My second milestone was swimming race distance in a reasonable time. We are swimming every Saturday morning at the moment, and as part of the session I will time how long it takes me to do the race distance, which for the sprint event I am doing is sixteen lengths, or 400 metres. I have been quite slow as I build my strength up again, and that’s why when I did it in fourteen minutes I was really pleased. I am sure I can improve on that, and I still have a few weeks to do so.
So far I have only worn my triathlon suit once. Yes, I have caved, and it feels great. I was in a quandary about what to wear on the day, and the suit was always on the sidelines as the easier, more convenient option over shorts and a t-shirt. Talking of clothing options, those cycling shorts are just as amazing as I thought they would be. Why didn’t I get them sooner?
So now, in the proper gear and doing bricks as and when I feel like it, I could almost pass as a professional. Almost.
The professionals are those amazing athletes that I have caught a glimpse of in the World Triathlon Series that has been on television recently. Olympians like the Brownlee brothers who take it all in their stride and come back from injury to smash the world record in Austria. That was Alistair, Jonny was out with a stomach bug apparently.
This is part of a world that I had very little awareness of until I started training for my own event. I know that I could never match the skill or fitness of those guys, but then again, I never thought I would enter one at all, and now look at me. Now I watch the World Series with interest, to see how they transition, what they wear, how tired they look, and wonder what it would be like to compete at that level. Pretty cool I imagine, but incredibly hard work. I find it difficult to get into the pool on a Saturday morning, and that’s after a cup of tea and a stretch. These guys must start training every day at the crack of dawn and carry on all day, at least those are the rumors from the Olympians at London’s 2012 Olympic games.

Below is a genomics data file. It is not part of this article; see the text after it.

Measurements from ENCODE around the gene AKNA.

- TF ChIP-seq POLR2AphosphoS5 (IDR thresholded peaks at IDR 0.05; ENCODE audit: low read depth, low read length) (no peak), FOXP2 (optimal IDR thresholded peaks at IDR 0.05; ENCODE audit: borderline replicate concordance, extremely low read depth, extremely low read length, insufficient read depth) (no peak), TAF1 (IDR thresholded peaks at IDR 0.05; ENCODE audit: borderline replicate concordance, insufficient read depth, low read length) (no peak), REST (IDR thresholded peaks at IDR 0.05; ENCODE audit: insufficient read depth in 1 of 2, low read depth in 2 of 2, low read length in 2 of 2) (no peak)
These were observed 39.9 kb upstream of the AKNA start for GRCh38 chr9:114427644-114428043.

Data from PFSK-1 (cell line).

At 27, I am too old anyway to start being a world champion. Training starts in Kindergarten, with pushy parents encouraging kids to spend hours at various lessons. I think I’ll stick to my sprint distance and the day job for now.
Apparently it’s triathlon season at the moment. There seem to be events springing up all over the place, none of which would have really caught my attention until recently. Our swim is indoors, but many of the events I have heard about are in the open water. I often wonder whether that would be harder or not. I suppose with the currents and significantly lower temperature that would make it more difficult, rather than the lack of a roof. The other issue with an open water swim is the wetsuit. At the World Triathlon Series it looked like the professionals had a knack to getting their arms out the sleeves on the run between the swim stage and the bike stage, but for those not accustomed to the speed of it, it could be tricky.
But that is the beauty of the beginner triathlete – doing your best and learning every step, pedal and stroke of the way.